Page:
Go to BJP and Narendra Modi and you feel as if there was no such moral candidate ever in the history of Indian politics. Modi has repeatedly attacked the Congress on the basis of their immorality in public life (namely corruption) and a mute Prime Minister remote controlled by a lady of Italian origin (how immoral to be governed by a lady of foreign origin - who still cannot speak proper Hindi!!!). Modi is also seen making moral copyright over the Gujarat model of development and in his interviews he is repeatedly heard emphasizing "mera Gujarat". His claim to moral fame is his address to his 125 crore Indians ("mere sava sau crore Bharatvasi"). He claims he will morally redeem the electorate from the tyranny of the family (maa and beta). On the other hand, the Congress questions these moral claims as it calls Modi a 'feku' (i.e. someone who exaggerates too much) and even questions his ability to take care of the country when he deserted his own wife (another moral undertone - in tune with the women empowerment theme). Congress is also busy portraying Modi as a demon and instilling a kind of moral fear among the minority community with its prediction of riots, communal violence and another partition if Modi is to come to power (supposedly moral because the unity of the country is at stake and only Congress can save it). To counter this, Modi uses the maa-beta jibe to emphasize the moral degradation that Congress brought to the country. So, while Maa Sonia is only bothered about beta Rahul and would happily sacrifice the country for him, Modi claims that he is here only to work for the country without any extra baggage of family responsibilities.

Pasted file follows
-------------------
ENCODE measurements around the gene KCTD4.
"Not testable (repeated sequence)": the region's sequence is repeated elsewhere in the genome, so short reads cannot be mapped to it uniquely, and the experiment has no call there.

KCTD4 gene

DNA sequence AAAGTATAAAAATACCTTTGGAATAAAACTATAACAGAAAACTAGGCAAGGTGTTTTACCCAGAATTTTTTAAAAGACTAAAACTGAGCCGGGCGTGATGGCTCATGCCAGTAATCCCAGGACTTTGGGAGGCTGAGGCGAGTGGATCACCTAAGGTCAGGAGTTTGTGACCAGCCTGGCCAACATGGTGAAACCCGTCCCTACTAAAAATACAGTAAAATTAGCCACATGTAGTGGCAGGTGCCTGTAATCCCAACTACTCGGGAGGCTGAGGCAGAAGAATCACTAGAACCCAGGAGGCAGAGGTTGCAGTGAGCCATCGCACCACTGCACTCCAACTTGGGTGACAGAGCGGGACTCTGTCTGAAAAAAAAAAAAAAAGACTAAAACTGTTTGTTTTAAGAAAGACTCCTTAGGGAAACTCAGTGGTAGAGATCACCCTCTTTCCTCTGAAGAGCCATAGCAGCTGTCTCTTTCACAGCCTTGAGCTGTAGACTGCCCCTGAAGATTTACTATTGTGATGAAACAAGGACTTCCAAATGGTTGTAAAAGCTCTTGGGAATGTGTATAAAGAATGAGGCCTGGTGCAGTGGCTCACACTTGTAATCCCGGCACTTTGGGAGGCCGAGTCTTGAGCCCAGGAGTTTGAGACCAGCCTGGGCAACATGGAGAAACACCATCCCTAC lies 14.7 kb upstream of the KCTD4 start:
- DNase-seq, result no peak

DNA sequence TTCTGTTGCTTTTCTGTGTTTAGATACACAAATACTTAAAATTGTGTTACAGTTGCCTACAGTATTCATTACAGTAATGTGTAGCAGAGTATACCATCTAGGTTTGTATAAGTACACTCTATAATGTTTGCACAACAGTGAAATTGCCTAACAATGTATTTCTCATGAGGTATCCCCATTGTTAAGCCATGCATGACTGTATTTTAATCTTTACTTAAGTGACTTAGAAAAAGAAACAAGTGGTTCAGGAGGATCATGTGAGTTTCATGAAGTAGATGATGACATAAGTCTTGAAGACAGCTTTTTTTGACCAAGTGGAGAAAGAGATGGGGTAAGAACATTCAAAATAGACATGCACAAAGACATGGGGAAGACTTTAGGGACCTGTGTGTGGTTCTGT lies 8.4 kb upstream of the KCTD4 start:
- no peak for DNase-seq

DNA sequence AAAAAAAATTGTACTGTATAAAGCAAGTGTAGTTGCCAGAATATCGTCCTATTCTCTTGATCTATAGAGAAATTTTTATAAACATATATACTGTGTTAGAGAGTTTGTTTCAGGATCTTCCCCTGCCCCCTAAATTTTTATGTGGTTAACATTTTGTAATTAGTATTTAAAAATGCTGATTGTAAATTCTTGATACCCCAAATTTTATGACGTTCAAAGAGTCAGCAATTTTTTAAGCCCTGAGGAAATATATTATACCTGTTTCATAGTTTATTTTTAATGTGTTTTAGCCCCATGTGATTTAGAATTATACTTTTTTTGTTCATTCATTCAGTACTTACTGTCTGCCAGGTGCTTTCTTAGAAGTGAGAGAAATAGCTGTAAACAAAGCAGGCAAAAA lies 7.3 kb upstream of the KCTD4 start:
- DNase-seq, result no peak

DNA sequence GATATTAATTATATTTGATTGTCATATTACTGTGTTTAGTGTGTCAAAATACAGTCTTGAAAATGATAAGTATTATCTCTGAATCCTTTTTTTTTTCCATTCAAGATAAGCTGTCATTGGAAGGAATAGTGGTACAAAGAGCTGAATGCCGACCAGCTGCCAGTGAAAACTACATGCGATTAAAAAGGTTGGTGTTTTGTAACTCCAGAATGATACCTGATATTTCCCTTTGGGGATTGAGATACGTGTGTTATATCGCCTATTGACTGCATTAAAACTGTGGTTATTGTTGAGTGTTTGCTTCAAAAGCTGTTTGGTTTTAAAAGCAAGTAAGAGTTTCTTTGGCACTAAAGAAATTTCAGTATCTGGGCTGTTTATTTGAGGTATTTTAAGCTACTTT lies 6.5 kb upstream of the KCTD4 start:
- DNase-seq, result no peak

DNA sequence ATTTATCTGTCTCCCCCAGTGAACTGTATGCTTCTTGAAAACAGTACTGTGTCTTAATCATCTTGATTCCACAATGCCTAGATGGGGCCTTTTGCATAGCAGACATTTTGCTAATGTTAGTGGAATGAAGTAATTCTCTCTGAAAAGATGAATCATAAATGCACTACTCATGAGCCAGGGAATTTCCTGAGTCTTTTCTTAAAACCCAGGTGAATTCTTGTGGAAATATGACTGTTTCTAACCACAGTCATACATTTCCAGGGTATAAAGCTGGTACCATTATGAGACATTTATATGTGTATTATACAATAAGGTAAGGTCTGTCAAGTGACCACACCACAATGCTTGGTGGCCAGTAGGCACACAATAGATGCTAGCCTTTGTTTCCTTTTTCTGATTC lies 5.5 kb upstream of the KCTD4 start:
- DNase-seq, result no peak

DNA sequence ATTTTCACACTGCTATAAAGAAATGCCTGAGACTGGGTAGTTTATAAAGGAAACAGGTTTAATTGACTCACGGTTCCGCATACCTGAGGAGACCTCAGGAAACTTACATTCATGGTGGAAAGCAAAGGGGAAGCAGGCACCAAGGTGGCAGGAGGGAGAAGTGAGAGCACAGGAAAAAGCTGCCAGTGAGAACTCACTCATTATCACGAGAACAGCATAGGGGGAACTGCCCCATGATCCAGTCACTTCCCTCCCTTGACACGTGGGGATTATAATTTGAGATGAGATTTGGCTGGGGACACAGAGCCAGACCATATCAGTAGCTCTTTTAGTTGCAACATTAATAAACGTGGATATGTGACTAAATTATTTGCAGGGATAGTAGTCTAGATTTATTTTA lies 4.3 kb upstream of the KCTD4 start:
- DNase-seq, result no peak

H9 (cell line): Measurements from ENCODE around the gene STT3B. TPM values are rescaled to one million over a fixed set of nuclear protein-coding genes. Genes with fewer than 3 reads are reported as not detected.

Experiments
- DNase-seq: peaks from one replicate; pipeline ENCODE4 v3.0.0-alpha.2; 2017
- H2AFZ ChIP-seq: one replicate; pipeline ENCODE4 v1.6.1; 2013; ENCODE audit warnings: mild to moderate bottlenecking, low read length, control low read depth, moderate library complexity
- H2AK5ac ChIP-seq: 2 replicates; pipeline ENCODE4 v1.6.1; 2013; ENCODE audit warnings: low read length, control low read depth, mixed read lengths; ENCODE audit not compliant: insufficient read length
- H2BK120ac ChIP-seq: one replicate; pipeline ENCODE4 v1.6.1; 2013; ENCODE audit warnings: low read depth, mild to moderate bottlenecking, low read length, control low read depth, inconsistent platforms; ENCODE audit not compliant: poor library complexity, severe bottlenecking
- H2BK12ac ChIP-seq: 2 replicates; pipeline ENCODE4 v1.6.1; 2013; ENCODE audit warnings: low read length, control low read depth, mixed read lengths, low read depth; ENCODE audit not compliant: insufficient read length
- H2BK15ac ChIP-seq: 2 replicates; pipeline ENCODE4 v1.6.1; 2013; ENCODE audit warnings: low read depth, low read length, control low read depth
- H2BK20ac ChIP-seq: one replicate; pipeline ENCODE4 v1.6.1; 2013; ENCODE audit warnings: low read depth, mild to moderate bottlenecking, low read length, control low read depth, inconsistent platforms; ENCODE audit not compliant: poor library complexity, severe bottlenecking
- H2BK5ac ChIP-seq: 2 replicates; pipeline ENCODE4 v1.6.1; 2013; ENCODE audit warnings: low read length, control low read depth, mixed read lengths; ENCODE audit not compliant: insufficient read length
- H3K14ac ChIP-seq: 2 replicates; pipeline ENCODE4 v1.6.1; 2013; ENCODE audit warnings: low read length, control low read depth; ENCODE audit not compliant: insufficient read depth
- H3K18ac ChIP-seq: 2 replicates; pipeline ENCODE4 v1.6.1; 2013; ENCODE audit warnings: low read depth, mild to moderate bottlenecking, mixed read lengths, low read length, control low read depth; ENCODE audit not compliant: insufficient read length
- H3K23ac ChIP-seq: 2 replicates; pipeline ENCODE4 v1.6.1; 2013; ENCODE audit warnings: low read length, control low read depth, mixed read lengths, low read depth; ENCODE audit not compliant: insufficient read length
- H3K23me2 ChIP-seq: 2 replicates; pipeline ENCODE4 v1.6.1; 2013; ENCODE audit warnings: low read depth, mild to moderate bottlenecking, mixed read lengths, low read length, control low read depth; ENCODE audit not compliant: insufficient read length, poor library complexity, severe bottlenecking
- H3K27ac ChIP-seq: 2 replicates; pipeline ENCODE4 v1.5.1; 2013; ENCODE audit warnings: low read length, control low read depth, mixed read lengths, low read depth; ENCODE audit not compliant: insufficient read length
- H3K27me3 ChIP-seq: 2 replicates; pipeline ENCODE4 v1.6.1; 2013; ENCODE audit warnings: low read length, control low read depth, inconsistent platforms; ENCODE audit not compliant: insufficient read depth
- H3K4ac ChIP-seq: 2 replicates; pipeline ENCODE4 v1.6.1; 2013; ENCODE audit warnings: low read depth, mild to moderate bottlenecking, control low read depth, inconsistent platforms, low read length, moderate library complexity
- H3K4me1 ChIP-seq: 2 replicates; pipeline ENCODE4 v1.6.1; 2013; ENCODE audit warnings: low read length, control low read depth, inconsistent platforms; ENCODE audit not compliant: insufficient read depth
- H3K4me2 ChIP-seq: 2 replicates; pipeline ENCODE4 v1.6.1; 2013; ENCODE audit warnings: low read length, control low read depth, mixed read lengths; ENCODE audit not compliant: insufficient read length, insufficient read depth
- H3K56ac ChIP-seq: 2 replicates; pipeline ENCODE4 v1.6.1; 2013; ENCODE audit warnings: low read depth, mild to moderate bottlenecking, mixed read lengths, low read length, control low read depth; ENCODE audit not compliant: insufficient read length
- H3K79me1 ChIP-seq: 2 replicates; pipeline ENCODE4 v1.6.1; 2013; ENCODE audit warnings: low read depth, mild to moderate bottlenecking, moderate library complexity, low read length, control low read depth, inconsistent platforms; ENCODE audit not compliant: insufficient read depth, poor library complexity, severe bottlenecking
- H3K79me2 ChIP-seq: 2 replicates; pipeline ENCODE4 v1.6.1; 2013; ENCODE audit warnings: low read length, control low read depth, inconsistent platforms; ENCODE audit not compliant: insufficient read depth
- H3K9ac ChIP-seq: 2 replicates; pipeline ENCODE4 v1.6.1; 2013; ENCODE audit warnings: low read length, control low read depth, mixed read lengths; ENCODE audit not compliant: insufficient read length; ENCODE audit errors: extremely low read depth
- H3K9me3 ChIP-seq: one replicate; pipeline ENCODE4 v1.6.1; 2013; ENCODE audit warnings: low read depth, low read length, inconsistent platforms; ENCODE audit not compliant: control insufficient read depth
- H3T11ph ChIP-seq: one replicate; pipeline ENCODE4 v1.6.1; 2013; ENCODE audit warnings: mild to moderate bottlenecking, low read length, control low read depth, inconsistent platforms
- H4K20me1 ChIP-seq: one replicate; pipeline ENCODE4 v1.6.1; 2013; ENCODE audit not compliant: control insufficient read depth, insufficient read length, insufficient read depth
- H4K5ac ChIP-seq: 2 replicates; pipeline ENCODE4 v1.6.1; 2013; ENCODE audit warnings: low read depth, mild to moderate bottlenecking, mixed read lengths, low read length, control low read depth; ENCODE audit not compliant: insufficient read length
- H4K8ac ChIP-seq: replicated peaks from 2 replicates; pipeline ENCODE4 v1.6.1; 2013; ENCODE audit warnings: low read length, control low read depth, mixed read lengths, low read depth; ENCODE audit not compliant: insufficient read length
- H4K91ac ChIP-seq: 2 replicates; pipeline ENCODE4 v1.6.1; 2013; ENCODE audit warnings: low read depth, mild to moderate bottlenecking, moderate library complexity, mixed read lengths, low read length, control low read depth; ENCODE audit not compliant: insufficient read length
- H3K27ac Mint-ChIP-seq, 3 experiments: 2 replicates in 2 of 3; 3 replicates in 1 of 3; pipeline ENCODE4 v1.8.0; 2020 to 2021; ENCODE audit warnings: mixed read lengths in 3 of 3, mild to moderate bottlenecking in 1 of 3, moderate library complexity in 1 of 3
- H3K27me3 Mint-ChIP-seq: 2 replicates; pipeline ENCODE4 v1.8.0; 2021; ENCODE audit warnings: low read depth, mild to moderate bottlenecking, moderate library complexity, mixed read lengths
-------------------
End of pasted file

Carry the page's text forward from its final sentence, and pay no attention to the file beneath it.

The third player in this game (if at all it is considered as a contender) - the Aam Aadmi Party (AAP) cannot survive without claiming moral superiority. The punchline for the AAP's campaign was - We are the best, the rest are bad/immoral. AAP has successfully projected itself as the torchbearer of morality based politics and this is what has attracted young first-time voters to the party who have pinned their moral hopes on it. If the morality plank was not invoked (as it was in Delhi and now), the AAP campaign would lose its sheen and its basis of existence. The entire plank on which AAP's campaign is based is that people are fed up of the two morally corrupt and bankrupt parties and it is AAP that offers a moral choice to people, a way in which morality and goodness can be brought back to Indian politics. The last player in this game, the so called third front with as many leaders as fronts, claims moral high-ground by portraying itself as the only non-Congress (non-corrupt), non-BJP (secular) option available to people at this point of time. Not regarding the infighting and political and divisive claims to leadership even among the third front, it still presents itself as a moral and plausible option.